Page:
The Hyperlink: the power of simplicity
I recently came across the Ubiquity plugin from Mozilla labs. This project is championed by Aza Raskin, son of the late Jef Raskin of Mac UI fame. The Raskin legacy is a powerful one, and I’ve found personal inspiration on the pages of his site (Update: the articles on Jef’s personal site seem to have been removed).
The ideas embodied by Ubiquity are powerful, however looking at the demo video on the Mozilla labs site I realized that I don’t really care about embedding maps in my emails. Pasting a single hyperlink is like dropping a bomb. By virtue of a pass-by-reference call mechanism that is understood on nearly every modern computing platform, you are able to convey a world of information with just a single line of text. If I want to send a map, I can send a link to Google maps. The most significant advances in usability seem to be ways to convey information with less explicit effort rather than more.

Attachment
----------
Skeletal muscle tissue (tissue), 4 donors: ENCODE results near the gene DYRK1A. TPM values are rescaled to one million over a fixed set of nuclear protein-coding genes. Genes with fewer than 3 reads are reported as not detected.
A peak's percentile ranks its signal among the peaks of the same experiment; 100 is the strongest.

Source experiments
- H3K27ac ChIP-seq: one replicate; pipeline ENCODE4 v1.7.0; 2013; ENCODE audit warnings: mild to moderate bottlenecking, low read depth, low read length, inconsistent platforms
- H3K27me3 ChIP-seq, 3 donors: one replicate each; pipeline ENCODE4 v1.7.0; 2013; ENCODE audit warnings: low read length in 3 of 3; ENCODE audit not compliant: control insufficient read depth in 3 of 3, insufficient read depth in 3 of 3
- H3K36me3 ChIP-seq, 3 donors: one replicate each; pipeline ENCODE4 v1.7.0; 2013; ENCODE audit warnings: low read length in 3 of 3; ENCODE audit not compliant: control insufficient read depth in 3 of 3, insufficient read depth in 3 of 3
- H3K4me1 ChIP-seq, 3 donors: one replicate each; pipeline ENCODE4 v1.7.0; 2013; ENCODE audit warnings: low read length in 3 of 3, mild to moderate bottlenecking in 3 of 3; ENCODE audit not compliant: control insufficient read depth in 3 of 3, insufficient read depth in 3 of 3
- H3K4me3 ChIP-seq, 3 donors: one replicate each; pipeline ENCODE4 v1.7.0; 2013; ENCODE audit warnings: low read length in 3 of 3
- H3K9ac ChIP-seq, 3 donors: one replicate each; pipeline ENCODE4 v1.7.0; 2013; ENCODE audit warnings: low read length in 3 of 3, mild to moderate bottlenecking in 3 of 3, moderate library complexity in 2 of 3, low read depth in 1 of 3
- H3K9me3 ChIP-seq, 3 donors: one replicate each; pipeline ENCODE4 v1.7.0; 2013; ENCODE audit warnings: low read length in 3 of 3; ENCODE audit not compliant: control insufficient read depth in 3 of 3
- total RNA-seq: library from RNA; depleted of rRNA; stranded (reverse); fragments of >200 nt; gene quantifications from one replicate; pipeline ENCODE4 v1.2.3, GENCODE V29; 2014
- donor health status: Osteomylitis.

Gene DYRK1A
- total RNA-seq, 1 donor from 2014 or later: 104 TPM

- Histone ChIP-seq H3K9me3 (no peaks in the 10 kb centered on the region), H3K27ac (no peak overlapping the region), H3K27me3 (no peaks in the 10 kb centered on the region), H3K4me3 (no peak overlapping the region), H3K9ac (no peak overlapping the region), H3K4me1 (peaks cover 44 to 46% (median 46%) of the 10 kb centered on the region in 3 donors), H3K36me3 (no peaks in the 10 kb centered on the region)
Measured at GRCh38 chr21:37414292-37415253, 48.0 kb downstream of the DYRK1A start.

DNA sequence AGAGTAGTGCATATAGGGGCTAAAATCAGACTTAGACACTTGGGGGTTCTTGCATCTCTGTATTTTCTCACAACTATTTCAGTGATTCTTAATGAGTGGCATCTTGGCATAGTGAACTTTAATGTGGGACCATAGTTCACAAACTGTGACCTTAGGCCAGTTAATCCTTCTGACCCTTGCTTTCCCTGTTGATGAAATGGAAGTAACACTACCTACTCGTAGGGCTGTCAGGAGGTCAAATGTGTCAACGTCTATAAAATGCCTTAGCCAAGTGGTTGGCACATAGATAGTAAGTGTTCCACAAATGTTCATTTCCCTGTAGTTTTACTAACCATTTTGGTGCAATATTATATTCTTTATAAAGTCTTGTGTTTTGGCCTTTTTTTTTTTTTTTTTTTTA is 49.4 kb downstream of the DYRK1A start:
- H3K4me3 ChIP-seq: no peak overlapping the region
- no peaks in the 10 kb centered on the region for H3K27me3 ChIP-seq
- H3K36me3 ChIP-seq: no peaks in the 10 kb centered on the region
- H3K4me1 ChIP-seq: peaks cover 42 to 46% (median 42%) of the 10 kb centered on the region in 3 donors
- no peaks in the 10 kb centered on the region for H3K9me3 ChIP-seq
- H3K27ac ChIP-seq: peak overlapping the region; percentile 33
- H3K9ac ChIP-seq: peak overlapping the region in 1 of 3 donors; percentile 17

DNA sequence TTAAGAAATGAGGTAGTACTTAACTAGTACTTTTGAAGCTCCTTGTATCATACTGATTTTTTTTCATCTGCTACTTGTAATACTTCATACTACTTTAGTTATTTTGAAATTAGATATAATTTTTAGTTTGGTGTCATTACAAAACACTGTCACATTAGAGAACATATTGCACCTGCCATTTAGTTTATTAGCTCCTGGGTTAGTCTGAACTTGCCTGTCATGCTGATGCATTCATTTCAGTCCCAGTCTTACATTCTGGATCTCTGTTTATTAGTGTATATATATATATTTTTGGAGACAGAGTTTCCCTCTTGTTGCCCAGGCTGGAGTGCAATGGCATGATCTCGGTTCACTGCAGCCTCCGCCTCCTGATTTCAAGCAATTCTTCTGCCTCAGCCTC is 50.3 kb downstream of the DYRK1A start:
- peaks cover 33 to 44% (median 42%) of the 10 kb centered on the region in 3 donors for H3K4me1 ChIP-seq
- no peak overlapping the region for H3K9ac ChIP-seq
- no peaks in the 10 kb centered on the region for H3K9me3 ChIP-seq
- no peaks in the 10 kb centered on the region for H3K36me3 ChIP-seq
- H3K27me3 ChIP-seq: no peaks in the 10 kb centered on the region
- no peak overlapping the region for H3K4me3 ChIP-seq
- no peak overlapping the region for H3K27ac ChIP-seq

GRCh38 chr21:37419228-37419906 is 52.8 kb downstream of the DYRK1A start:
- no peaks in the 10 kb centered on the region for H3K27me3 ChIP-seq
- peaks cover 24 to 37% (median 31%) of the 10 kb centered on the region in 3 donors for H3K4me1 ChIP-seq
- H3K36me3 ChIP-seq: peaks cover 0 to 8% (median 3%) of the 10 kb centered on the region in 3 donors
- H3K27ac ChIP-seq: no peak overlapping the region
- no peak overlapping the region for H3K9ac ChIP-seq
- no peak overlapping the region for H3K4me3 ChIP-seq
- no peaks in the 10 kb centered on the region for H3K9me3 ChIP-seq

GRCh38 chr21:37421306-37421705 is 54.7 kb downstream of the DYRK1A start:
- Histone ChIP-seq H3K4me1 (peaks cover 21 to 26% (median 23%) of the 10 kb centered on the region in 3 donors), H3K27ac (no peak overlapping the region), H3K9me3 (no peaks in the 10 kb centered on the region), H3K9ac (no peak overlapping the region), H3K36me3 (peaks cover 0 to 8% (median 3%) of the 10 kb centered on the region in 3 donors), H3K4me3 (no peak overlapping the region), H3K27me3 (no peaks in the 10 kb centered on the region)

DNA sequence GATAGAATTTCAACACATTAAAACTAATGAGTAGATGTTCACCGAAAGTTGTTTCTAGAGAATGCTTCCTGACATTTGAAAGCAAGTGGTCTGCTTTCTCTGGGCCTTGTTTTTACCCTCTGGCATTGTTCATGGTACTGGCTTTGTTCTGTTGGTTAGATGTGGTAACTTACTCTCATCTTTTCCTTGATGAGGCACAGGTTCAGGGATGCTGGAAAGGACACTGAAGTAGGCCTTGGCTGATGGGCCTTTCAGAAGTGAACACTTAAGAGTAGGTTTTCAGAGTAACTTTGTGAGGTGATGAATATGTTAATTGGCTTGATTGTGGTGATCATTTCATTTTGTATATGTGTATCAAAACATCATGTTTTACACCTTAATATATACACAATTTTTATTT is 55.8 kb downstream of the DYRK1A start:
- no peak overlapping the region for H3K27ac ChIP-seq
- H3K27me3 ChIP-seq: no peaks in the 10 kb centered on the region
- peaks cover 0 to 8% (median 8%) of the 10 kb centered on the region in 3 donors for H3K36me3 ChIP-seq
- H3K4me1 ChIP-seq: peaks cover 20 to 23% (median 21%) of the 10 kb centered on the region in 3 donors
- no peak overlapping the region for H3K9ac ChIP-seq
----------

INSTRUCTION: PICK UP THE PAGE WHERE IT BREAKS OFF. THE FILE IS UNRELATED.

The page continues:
Nowhere is this idea more evangelized than among the Linked Data supporters. Linked Data is a sub-topic of the Semantic Web movement. The idea with Linked Data is that a simple hyperlink is enough meta-information to create powerful data graphs that make small bits of data more useful than they could ever be as standalone information. We are generating more and more data on the web, and much of it is realtime and segmented in nature. These messages have little meaning on their own without a world of context to set the stage for them. Fortunately we have a solution for building context on the web: the hyperlink.